Rape As A Flippant Metaphor: Salman's Comment Reflects Our Attitude

21/06/2016 1:39 PM IST | Updated 18/07/2016 8:59 PM IST
Bollywood actor Salman Khan attends the trailer launch of his upcoming film 'Prem Ratan Dhan Payo' in Mumbai, India, Thursday, Oct. 1, 2015. The film is scheduled for release on Nov. 12. (AP Photo/Rajanish Kakade)

It seems that when it comes to Salman Khan, to err is Being Human, to forgive is divine.

Salman has shown that he does not need helpless blackbucks and hapless pavement dwellers to land himself in hot hot water. He can do it very efficiently on his own even while doing publicity for his own film.

The latest brouhaha is around a remark about his grueling schedule for the film Sultan. In an interview with, Salman said, "When I used to walk out of the ring, after the shoot, I used to feel like a raped woman. I couldn't walk straight."

Cue the predictable outrage. Also cue the predictable #misquoted defence. Of course, Salman Khan did not mean it literally. It was just a maladroit metaphor. Why be so serious, yaar? He was obviously joking. Didn't he also say that he'd left every vice except women. Haha.

A superstar like Salman makes for a juicy target. But let's be honest. We can candlelight vigil all we want. We can outrage about the safety of ma-bahen-beti and demand capital punishment for rape. But Salman's latest remarks prove that in the end we just don't take rape seriously. We might say it's just a metaphor, used in jest, perhaps in poor taste but not with malicious intent. But it's interesting that more often than not it's a metaphor used by men, it's a joke made by men in a country where the law does not even recognize male rape.

But it's not just Salman.

Chetan Bhagat, our number one bestselling English-language author compared the plight of the sinking Indian rupee to a rape victim. "The rupee is asking is there no punishment for my rapists" tweeted Bhagat.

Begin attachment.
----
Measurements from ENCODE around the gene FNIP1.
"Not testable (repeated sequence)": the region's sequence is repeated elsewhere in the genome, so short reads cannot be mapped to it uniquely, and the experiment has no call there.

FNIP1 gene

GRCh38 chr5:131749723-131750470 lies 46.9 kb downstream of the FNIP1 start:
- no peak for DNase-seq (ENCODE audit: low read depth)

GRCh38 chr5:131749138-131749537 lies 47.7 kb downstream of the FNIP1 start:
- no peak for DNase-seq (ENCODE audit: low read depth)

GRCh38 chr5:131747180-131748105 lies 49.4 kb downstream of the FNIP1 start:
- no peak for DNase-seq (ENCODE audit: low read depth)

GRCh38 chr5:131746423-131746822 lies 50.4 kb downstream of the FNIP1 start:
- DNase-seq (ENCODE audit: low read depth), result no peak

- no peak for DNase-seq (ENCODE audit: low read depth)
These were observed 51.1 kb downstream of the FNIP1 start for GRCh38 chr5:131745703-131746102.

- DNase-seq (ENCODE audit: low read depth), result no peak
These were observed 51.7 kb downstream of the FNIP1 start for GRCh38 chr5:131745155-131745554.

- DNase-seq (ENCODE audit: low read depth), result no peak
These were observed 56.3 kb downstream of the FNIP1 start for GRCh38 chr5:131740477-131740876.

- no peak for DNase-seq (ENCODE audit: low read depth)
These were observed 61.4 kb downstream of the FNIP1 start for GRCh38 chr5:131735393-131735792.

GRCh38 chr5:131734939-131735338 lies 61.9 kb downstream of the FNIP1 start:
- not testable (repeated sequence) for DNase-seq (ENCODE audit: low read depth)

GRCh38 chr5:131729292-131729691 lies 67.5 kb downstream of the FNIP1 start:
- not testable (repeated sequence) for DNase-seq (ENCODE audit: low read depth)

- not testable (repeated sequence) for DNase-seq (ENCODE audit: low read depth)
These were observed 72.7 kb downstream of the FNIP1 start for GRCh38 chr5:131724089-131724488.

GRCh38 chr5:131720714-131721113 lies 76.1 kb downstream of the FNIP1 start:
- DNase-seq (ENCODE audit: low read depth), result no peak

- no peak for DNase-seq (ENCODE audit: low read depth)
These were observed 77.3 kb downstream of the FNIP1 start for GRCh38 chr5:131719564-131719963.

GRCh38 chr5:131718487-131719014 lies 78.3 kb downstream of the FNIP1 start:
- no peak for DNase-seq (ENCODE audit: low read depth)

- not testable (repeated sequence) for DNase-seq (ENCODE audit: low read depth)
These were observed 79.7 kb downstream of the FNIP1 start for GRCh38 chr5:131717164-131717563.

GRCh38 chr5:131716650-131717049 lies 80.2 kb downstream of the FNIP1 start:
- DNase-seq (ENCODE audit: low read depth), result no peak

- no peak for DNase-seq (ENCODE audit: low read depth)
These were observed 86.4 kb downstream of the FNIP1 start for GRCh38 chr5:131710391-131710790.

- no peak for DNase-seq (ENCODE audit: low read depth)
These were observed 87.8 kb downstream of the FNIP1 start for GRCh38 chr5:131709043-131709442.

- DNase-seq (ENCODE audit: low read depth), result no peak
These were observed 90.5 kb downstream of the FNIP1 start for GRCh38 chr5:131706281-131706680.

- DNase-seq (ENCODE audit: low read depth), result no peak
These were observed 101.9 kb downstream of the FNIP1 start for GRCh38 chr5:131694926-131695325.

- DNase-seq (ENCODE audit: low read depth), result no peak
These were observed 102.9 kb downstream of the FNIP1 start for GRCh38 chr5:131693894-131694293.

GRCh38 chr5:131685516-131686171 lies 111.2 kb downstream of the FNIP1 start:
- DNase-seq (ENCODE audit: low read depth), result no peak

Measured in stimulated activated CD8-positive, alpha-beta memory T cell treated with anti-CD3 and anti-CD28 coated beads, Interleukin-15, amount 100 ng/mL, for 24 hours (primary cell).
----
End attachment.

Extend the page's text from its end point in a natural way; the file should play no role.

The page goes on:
BJD MP Jay Panda tweeted that the rupee was the victim of rape by the government.

Dev, muscle-hero turned politician in Bengal, was asked by the Bengali tabloid E Bela how he was enjoying the huge media attention his campaign was receiving.

"Enjoy,,,!" quipped the young star. "It's just like being raped, yaar! You can shout or you can enjoy. Nothing more than that."

More often than not it's a metaphor used by men.

Another Bengali actor turned politician, Tapas Pal, threatened to set his boys on anyone who so much as touched a Trinamool supporter. "They will rape them" he bragged.

CBI chief Ranjit Sinha tried to use rape to make a point about legalizing betting. "It is like saying 'if you can't prevent rape, you (should) enjoy it'," said Sinha trying to make the point that if the state could not prevent betting they might as well earn some revenue from it.

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Bollywood actor Salman Khan speaks to the media in Mumbai May 21, 2009 .

All of these men expressed varying degrees of regret. Sinha reiterated his "deep sense of regard and respect for women" and apologized for any hurt caused as "same was unintended and inadvertent". Dev tweeted "SINCERE SORRY" in all caps to underscore his sincerity and pleaded newness in politics.

Panda admitted that it was never appropriate "to use the rape analogy for anything other than rape" and deleted his tweet. Pal's wife apologized on his behalf while he checked into a nursing home. Bhagat deleted his tweet but also played victim. "People here are flipping out on using word rape as metaphor. Murder is OK. Using F word is also ok."